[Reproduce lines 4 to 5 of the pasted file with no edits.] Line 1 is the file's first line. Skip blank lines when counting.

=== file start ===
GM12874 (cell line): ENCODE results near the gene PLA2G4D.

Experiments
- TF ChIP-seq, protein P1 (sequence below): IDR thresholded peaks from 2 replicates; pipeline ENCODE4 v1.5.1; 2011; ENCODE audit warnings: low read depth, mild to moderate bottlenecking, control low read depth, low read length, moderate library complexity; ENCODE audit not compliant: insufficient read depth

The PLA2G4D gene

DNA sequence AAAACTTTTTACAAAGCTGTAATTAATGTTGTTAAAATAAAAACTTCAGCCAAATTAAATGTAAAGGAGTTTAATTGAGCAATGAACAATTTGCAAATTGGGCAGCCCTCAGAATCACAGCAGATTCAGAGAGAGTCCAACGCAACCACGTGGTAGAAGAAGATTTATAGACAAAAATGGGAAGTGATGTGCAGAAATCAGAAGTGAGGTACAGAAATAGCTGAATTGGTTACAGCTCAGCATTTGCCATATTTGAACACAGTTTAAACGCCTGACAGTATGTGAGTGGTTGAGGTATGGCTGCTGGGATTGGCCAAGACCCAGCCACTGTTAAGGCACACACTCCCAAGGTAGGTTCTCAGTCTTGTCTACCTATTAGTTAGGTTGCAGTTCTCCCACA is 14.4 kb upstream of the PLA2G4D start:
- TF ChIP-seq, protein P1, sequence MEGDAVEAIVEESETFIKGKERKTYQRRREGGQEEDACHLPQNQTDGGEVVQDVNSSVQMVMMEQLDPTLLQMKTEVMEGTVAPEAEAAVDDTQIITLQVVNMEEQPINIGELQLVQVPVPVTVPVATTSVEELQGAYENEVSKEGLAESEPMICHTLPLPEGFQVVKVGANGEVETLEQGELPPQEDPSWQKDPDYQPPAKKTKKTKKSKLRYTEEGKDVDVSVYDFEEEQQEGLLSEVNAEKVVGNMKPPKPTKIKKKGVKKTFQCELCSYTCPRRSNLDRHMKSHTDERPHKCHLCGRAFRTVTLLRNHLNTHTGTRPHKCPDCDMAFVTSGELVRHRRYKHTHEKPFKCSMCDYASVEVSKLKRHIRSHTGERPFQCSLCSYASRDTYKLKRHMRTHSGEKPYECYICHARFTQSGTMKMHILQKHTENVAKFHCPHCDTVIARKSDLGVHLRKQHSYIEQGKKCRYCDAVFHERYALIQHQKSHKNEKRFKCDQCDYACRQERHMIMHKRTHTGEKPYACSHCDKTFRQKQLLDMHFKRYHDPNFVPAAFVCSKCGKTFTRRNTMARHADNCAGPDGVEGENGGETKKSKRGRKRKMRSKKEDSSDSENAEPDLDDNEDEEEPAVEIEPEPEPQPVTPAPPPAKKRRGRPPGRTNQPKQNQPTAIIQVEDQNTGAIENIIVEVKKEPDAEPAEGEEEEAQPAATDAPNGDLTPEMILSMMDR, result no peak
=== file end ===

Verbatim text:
The PLA2G4D gene

DNA sequence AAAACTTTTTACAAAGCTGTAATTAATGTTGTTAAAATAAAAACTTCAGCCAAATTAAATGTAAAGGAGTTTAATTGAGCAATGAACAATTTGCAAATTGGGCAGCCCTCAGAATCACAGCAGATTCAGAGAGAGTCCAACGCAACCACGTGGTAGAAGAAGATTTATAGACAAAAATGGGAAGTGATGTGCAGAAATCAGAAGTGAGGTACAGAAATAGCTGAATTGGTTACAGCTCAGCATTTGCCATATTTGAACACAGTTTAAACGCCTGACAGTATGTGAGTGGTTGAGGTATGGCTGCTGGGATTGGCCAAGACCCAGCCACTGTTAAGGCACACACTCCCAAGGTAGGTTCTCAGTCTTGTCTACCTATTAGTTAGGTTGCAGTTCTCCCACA is 14.4 kb upstream of the PLA2G4D start: